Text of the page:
I took my test in Ca., and the pass rate was less than 17%. The day they gave my test, 380 people took the test and only 15 people passed enough sections to actually open a business. So, being successful at passing the test and also seeing the test, I have the first hand knowledge to say, that test has nothing to do with this business, period. There was no questions about the simplest of terms in this business such as even whether a grass is a warm or cool season grass. How much more basic can you be?

So what qualifies some one to ask a question, is it:

1. the age of the question author
2. the licensure status of the question asker
3. the amount of experience of the question asker
4. whether or not the question asker has enough insurance to ask a question
5. the I.Q. of the question asker
6. the amount of business of the question asker
7. whether or not the question asker uses spell check?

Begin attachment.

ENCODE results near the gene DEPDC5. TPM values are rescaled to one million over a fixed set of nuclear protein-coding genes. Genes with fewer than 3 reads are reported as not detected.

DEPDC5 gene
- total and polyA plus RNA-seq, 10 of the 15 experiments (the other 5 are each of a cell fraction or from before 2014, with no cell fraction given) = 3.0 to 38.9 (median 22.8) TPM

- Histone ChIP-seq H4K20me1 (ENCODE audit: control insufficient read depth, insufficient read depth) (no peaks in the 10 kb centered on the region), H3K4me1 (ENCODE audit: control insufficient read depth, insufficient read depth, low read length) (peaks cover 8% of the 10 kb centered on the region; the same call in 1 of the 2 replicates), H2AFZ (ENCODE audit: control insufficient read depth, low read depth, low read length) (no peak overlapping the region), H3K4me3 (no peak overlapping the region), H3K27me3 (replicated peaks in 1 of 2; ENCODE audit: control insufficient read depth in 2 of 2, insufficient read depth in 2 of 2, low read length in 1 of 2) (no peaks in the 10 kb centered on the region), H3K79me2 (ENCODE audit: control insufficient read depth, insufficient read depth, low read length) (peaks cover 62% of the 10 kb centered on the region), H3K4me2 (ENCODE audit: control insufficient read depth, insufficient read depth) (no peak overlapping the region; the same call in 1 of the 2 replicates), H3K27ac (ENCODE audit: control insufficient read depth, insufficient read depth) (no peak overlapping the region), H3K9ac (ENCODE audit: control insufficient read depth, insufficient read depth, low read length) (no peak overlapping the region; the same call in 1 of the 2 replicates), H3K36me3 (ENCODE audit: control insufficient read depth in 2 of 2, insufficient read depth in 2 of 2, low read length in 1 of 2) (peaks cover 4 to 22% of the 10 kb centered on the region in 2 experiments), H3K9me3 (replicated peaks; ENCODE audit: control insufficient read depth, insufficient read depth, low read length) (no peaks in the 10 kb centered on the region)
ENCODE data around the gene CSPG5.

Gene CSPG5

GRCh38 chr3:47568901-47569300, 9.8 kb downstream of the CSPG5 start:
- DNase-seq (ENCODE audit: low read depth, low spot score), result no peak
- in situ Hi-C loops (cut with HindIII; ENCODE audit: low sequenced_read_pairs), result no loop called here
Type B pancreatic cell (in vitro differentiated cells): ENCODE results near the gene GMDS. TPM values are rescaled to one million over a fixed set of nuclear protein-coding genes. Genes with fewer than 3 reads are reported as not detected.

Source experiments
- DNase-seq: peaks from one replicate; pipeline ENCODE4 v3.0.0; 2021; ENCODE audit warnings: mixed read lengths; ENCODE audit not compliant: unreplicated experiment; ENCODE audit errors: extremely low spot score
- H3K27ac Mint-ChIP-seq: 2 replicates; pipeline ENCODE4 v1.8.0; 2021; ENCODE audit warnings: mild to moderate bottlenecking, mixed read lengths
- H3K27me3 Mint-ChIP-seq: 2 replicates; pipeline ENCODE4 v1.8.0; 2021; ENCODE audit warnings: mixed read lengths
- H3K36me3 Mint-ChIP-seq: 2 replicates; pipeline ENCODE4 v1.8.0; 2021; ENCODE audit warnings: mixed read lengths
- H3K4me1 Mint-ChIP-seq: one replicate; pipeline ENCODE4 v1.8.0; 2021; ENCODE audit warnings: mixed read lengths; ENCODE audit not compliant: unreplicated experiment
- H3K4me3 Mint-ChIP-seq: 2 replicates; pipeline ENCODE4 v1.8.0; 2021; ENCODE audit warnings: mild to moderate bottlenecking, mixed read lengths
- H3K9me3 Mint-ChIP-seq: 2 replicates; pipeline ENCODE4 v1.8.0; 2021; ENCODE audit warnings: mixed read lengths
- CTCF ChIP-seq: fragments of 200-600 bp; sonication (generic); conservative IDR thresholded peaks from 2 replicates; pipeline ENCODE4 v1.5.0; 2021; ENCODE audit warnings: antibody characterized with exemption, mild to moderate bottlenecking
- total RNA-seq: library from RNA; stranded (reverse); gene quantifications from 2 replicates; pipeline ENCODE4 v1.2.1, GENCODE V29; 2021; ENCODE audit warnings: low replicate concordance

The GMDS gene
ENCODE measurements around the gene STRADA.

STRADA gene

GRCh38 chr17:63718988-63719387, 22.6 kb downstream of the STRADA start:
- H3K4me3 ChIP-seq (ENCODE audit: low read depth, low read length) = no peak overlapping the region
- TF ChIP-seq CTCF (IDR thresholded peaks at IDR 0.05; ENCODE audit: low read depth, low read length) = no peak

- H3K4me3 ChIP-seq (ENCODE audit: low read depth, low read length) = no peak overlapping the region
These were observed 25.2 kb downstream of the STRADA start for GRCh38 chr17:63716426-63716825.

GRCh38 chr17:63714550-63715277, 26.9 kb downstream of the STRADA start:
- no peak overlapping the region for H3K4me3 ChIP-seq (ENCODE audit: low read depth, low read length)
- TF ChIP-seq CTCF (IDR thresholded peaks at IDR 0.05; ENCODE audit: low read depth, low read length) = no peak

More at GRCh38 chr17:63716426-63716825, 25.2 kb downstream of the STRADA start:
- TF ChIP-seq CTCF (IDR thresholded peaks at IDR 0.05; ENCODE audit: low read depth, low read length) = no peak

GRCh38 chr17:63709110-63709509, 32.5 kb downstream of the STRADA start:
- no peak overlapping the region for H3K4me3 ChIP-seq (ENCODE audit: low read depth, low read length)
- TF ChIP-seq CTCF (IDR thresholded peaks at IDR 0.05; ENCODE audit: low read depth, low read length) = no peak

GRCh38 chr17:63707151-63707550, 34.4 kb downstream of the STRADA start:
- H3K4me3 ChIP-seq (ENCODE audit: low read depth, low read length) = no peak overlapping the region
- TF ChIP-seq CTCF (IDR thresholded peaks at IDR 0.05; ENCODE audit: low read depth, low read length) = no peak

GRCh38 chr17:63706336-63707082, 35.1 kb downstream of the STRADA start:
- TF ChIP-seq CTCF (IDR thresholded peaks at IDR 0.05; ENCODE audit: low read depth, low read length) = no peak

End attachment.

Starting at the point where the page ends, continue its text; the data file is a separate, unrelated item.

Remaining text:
8. whether or not the author drives a chevy or a ford?

So what is it?

Jim, I totally love your stuff, you have a business which I really am striving to
emulate. I think all of your invoices and brochures are awesome, I have used them as models for my own company. I think your website is really a great resource and I wish to have one like that someday soon. I value your opinion I will-not argue with your either, I have too much respect for your business sense than that. Sometimes this website just feels more like a boys club for the few that monitor every few hours, than an educational networking site. Sometimes I wished Sean would have pre-requisites to be a member here, But then again, I used this site as a resource to get my own business started and that I am very thankful for.

So when someone asks a questions no matter how trivial it is, there are many ways to answer, I just disagree with the non-helpful angle.

"Just my thoughts, There is no Tone to this post, just my If I offended any one....well tough sh#t"
Jim

See what I mean,

Humbly
Lou
Weed Solutions Inc

Nice.... :sleeping:

AlpineNaturescapes
12-24-2004, 04:45 AM
Cool your jets people.
Only one person has suggested a chemical.